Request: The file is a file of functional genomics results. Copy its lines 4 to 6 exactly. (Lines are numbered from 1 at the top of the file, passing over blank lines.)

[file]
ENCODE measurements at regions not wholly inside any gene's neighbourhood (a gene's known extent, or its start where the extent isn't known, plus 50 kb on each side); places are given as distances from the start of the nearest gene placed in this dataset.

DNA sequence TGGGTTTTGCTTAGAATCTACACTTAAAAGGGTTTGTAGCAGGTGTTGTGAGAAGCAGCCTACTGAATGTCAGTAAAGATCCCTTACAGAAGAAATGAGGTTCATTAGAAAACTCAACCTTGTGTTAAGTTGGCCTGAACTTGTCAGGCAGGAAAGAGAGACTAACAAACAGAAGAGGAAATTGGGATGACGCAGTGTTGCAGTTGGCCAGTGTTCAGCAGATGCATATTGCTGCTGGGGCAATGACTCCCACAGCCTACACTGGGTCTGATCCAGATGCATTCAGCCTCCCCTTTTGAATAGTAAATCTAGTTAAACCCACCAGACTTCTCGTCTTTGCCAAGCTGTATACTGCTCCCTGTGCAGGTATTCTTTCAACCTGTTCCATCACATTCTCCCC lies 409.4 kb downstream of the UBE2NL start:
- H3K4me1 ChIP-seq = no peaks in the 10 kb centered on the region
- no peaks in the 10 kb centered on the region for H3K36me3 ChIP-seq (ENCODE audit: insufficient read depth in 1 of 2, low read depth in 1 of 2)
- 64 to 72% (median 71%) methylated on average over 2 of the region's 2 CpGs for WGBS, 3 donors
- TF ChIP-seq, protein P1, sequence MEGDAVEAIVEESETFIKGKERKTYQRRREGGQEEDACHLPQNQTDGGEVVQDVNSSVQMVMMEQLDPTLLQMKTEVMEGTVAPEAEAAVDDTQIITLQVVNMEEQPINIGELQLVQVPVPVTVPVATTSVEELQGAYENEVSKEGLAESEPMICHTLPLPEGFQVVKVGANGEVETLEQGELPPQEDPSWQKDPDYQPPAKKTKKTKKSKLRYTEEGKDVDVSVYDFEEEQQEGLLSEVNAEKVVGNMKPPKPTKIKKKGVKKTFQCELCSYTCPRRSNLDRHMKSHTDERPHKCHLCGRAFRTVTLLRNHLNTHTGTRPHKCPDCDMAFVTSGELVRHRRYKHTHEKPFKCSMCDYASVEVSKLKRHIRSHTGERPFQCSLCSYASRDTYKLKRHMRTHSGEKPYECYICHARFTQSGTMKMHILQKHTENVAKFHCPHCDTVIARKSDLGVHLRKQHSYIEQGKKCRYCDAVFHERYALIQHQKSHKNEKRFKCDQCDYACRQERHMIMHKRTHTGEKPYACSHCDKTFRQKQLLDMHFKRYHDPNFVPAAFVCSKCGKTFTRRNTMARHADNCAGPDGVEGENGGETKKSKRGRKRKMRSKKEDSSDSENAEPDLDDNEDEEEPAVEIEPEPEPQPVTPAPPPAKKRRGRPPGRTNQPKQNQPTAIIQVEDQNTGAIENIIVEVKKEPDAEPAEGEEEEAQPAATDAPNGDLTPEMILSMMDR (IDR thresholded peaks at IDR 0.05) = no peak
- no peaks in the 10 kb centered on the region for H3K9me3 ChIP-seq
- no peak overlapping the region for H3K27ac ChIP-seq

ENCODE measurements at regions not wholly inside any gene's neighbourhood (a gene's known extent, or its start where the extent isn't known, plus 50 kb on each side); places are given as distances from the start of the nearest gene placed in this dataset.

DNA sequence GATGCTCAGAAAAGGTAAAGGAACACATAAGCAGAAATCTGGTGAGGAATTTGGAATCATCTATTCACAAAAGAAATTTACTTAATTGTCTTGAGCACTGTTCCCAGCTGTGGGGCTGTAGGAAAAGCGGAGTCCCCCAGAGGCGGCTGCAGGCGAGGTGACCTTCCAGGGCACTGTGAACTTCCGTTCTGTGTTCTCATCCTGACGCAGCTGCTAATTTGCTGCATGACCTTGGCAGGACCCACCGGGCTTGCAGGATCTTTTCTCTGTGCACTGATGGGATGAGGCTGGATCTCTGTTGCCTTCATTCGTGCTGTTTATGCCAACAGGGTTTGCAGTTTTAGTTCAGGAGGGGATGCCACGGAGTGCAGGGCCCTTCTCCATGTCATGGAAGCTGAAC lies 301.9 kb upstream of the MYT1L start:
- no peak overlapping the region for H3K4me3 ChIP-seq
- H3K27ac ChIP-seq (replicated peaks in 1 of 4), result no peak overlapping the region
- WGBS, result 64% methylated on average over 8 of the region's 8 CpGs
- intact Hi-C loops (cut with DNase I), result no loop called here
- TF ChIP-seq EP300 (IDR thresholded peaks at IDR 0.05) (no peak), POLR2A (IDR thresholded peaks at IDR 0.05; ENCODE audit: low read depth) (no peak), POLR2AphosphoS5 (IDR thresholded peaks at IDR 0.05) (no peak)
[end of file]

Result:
- no peaks in the 10 kb centered on the region for H3K36me3 ChIP-seq (ENCODE audit: insufficient read depth in 1 of 2, low read depth in 1 of 2)
- 64 to 72% (median 71%) methylated on average over 2 of the region's 2 CpGs for WGBS, 3 donors
- TF ChIP-seq, protein P1, sequence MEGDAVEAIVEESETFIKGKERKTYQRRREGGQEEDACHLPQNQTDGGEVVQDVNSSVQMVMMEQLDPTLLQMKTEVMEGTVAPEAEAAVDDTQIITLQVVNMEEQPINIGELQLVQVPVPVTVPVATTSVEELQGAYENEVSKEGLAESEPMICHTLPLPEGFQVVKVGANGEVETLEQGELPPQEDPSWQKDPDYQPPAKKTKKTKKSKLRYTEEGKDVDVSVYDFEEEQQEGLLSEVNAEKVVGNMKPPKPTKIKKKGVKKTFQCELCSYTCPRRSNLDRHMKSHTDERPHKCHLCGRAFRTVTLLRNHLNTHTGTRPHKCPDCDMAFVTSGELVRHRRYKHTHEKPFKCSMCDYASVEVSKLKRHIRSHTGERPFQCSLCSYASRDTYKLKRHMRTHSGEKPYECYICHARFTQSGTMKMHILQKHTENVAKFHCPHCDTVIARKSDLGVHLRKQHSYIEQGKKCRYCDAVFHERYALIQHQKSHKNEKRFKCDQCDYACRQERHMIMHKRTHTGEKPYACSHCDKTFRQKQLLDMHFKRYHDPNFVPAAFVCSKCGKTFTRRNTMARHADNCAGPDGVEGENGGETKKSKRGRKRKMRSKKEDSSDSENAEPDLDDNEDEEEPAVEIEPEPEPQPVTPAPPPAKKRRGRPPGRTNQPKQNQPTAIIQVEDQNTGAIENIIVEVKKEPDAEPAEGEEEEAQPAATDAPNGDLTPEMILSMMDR (IDR thresholded peaks at IDR 0.05) = no peak